Important and Rare Delftware Collection at TEFAF Maastricht 2017

AMSTERDAM February 21, 2017 - At TEFAF Maastricht 2017 Aronson Antiquairs will present a spectacularly rare and important collection of Dutch Delftware: The Nijstad Collection and highlights from the Morpurgo Collection.

THE NIJSTAD COLLECTION
The Nijstad family has been deeply wedded to art and antiques for as long as anyone can remember. They channeled this passion into a successful business, decades before Hartog ‘Harts’ and Kitty Nijstad developed a magnificent collection of Dutch Delftware in the twentieth century. Robert Aronson, fifth generation owner of the over 135 year old Dutch firm, has already a long history with the family. He has childhood memories of visiting Mr. and Mrs. Nijstad, who where his father’s colleagues and his grandparent’s dear friends. As Robert Aronson adds “No extravagance. Mr. Nijstad invited us to the study upstairs. There, a large vitrine running from floor to ceiling was remarkably filled entirely with Dutch Delftware”. The collection, which was started by his father Abraham Nijstad, include a pair of boys riding lions made around 1775, and a pair of candlesticks with deer marked for Jan van den Briel, the owner of De Grieksche A (The Greek A) factory from 1768 to 1783, or his widow Petronella van der Laan from 1783 to 1796. An early polychrome money bank, which can be attributed to Jannetge Claesdr. van Straten, widow of Jacob Wemmersz. Hoppesteyn and the owner of Het Moriaenshooft (The Moor’s Head) factory from 1671 until 1686, is also part of this important collection. Robert Aronson, who is grateful to the Nijstad family for the long friendship, is proud and honoured to be given the opportunity to present the Nijstad collection in all its glory.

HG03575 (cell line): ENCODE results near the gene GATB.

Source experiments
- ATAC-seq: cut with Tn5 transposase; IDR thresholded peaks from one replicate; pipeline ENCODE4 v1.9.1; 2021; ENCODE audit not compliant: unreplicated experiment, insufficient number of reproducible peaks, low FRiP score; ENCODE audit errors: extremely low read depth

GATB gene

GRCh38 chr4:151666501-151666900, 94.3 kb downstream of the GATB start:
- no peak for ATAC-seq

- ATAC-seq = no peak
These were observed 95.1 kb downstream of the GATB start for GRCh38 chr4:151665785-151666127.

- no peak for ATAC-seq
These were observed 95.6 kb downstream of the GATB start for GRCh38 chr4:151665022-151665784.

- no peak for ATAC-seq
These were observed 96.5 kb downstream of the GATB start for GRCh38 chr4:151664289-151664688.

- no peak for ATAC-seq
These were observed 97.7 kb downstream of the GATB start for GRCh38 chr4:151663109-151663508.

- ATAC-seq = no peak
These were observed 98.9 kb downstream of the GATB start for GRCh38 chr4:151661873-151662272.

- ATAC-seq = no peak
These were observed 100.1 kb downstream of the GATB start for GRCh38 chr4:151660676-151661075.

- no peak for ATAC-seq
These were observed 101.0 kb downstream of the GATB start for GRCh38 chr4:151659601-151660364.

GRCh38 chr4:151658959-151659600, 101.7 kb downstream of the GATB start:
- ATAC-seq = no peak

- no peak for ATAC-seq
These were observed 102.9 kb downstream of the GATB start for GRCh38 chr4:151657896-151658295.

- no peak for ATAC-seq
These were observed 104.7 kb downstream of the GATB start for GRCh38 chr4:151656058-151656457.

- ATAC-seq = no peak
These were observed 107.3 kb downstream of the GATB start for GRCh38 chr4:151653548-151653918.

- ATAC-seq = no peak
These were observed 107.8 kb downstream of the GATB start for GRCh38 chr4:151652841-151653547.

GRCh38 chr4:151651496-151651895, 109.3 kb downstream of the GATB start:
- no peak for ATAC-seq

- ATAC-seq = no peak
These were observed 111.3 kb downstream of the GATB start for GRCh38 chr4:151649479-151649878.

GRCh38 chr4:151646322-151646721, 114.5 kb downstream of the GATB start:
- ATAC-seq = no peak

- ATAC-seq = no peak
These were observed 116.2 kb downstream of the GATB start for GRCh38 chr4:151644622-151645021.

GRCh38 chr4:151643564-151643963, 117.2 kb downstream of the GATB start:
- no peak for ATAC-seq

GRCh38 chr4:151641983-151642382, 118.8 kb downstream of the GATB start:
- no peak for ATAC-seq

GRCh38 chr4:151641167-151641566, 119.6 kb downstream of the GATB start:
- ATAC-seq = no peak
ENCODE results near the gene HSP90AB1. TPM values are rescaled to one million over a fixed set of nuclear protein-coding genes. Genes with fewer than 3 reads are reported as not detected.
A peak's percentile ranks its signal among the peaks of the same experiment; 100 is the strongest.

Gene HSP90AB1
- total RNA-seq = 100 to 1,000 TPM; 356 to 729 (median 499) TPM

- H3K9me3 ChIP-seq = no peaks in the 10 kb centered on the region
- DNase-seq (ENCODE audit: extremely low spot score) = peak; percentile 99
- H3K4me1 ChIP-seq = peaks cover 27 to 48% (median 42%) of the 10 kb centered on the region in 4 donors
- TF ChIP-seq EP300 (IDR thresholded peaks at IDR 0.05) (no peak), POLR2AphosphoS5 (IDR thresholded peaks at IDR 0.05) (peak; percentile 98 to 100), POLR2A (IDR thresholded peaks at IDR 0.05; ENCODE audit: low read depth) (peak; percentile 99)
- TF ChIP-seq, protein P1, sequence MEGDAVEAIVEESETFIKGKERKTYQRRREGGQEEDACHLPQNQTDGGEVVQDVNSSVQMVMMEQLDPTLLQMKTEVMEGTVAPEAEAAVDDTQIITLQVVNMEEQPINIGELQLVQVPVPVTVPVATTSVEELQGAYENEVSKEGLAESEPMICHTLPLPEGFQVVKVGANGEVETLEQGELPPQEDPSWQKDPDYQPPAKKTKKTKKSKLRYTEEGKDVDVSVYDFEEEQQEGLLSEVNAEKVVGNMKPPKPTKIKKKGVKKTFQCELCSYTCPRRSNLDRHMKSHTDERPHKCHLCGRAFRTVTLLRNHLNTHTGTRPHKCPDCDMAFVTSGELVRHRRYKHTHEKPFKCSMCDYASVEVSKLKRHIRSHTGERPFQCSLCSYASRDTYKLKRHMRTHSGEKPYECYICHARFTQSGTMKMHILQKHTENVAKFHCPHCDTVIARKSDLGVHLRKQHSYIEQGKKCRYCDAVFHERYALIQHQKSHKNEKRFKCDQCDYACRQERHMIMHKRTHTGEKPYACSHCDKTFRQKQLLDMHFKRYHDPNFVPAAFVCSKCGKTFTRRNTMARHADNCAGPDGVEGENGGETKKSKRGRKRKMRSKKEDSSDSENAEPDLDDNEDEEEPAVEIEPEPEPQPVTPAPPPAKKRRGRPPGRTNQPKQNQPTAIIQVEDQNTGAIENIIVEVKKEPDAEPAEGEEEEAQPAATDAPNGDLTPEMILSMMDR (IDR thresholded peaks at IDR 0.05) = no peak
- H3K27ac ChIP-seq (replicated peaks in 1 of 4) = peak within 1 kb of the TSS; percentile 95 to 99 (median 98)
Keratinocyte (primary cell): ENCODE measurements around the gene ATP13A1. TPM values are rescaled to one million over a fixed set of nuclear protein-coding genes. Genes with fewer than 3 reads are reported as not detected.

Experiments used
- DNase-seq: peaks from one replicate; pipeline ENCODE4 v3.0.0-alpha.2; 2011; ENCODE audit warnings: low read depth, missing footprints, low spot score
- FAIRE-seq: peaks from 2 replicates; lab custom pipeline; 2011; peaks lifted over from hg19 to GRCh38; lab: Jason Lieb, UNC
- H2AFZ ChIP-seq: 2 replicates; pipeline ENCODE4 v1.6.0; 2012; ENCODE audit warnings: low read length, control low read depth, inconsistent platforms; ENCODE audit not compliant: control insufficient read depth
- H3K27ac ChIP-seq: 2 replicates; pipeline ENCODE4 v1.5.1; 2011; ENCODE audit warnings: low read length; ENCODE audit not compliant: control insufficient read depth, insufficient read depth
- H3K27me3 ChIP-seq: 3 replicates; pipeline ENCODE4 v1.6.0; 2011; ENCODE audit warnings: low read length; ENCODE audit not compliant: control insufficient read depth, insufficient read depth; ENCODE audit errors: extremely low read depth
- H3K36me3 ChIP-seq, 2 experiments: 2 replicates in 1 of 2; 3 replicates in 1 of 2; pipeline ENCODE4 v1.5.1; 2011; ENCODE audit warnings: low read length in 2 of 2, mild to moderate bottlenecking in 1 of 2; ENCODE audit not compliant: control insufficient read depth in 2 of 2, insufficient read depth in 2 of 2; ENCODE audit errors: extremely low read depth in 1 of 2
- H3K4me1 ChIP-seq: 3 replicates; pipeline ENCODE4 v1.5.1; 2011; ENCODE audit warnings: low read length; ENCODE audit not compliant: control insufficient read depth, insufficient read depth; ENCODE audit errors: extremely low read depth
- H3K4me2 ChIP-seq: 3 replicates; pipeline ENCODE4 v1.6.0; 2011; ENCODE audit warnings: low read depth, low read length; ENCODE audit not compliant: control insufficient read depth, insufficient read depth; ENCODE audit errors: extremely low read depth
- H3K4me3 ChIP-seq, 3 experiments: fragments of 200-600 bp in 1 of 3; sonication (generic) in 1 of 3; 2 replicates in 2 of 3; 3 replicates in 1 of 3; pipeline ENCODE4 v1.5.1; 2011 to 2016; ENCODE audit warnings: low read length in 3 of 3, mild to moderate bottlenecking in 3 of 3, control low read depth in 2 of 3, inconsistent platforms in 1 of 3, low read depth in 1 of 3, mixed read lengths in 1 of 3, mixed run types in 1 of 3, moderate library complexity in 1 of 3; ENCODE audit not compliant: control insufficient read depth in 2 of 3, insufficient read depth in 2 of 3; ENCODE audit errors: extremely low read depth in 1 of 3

THE MORPURGO COLLECTION
In addition to the outstanding objects from the Nijstad collection, Aronson Antiquairs will also bring several highlights from the Morpurgo collection. The Morpurgo family is a renowned Amsterdam dynasty in the antiques trade. Four successive generations have contributed their expertise, knowledge, and passion to the industry since the family business was started by Joseph M. Morpurgo in 1869. The Aronson family and the Morpurgo’s also go back several generations. One of their long treasured objects is a plaque attributed to Frederik van Frijtom - who is Holland’s most renowned painter of seventeenth century Delft faience and oils, which can now represented to a new generation of collectors and appreciators.

TEFAF
TEFAF Maastricht is widely regarded as the world's leading fair for art, antiques and design. Featuring 275 prestigious deals from some 20 countries, TEFAF Maastricht is a showcase for the finest art works currently on the market. TEFAF Maastricht's upcoming edition will  run from Thursday March 10 through Sunday March 19, 2017.